This expansion project would involve excavation and land reclamation, the construction of two additional berths, a stockyard and railway infrastructure.
The German airline Lufthansa on 12 January flew the last flight of a six month trial using biofuel grown in Mozambique.
In July, the British company Sun Biofuels Mozambique exported the first batch of 30 tonnes of jatropha oil from Manica province to Finland, where it was made into synthetic kerosene by the company Neste Oil. The bio-kerosene is made with jatropha from Mozambique and Indonesia, linseed oil and animal fat from slaughterhouses.
Over the trial period Lufthansa ran one jet engine of an Airbus A321 on a blend of half regular jet fuel and half synthetic kerosene during flights between the German cities of Frankfurt and Hamburg. A total of 1,187 flights took place, and this last flight is using up the remaining stock of 40 tonnes of bio-kerosene.
According to Lufthansa, in total, 1,469 tonnes of bio-kerosene was used, saving an estimated 1,388 tonnes of carbon dioxide emissions.
Lufthansa stated that the trial was a success, but will not be continued at the moment due to the lack of certified raw materials. The company’s project manager, Joachim Buse, said that “Lufthansa will only continue the practical trial if we are able to secure the volume of sustainable, certified raw materials required in order to maintain routine operations”.
The German airline is the first to use biofuel in scheduled daily flights, and has stated its commitment to searching for alternatives to non-renewable fossil fuels.
Jatropha is a poisonous plant which is drought resistant and can grow on poor soil. This means that it can be grown on land that would not otherwise be used for food production.
In Mozambique there are more than thirty biofuel projects currently underway with a total investment of over $100 million. The focus is on four crops: coconut, jatropha, sugar cane and sorghum.
This year regulations are being introduced in Mozambique to require petrol to be mixed with ten per cent ethanol (E10) and diesel to be mixed with three per cent biodiesel (B3). It has been estimated that this will reduce the country’s fuel imports by $22 million per year.
Despite the Lufthansa deal, Sun Biofuels, and two associated companies, went bankrupt in August and were put into administration.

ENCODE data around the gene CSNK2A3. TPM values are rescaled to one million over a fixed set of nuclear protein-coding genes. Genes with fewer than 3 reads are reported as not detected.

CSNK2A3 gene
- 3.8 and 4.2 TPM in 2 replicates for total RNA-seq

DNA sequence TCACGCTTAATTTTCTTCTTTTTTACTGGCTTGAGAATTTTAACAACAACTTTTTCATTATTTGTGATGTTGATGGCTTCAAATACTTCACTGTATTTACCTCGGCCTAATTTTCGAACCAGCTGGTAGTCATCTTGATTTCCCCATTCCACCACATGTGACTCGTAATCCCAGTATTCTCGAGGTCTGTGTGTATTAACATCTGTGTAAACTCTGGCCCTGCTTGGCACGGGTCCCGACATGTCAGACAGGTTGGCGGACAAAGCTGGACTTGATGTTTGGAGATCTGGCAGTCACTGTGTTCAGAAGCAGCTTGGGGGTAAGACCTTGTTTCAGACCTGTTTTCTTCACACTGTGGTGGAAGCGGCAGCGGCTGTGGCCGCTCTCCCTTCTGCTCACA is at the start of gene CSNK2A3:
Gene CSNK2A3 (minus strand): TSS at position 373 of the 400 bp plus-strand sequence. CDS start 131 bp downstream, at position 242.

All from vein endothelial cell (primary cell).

Mozambique’s former Prime Minister Luisa Diogo has accepted an invitation to become Chairperson of the Board of the Mozambican subsidiary of Barclays Bank.
“We feel honoured that Luisa Diogo has accepted our invitation to chair the bank’s board of directors”, said Paul Nice, Chief Executive Office of Barclays Bank-Mozambique.
“Her experience in the economic and financial areas and her deep knowledge of Mozambican reality are unequalled values which will be placed at the service of the institution and of our clients”, added Nice.
Diogo replaces Casimiro Francisco who held the post for the previous ten years.
The 53 years old Diogo worked in the World Bank before President Joaquim Chissano appointed her Deputy Finance Minister in 1994. She became Finance Minister in 1999 and Prime Minister in 2004, a position she held until 2009.
She is currently a deputy in the country’s parliament, the Assembly of the Republic, and a member of the Political Commission of the ruling Frelimo Party.
Zinave National Park, in Mabote district in the southern Mozambican province of Inhambane, will in June begin receiving a hundred wild animals as part of a restocking programme.
According to the park’s administrator, Antonio Bacar, cited by the electronic newssheet “CanalMoz”, the animals to be brought in include zebras, impalas, buffalos and elephants. The park’s stock of wild animals was devastated during the war of destabilisation and more recently by poaching.
These animals will be transported from the Kruger National Park in South Africa under the terms of an accord signed between Mozambique and South Africa to make Zinave a more attractive tourist destination. Last year, Zinave received fifty zebras from the Kruger Park.
Zinave National Park was initially set up in 1962 as a hunting area, but was transformed into national park in 1972. It covers an area of 400,000 square kilometres and is part of the Greater Limpopo Transfrontier Park.
In recent years poaching has become an increasing problem despite efforts by the government. The most serious problem is seen as being elephant hunting, where poachers kill for the tusks that are highly sought after on the illegal international ivory market.
Comair, a South African company that operates as a British Airways franchise, has announced the indefinite suspension of its regular flights between Lanseria (between Johannesburg and Pretoria) and Maputo, due largely to high airport taxes.
Comair entered the Mozambican market in September 2011, and ran eight scheduled flights a week between Lanseria and Maputo, normally using ART 42-500 Turboprop aircraft, with the capacity to carry 48 passengers. But the last Comair flight on the route was on 17 January.
The Airports Company of South Africa increased taxes at its airports by a staggering 70% on October 1 as the South African government, which owns the airports, needed funds to pay for airport infrastructure built ahead of the 2010 soccer World Cup. The airport taxes will rise by 160 per cent over five years, including the October increase, according to the Government Gazette published on June 30.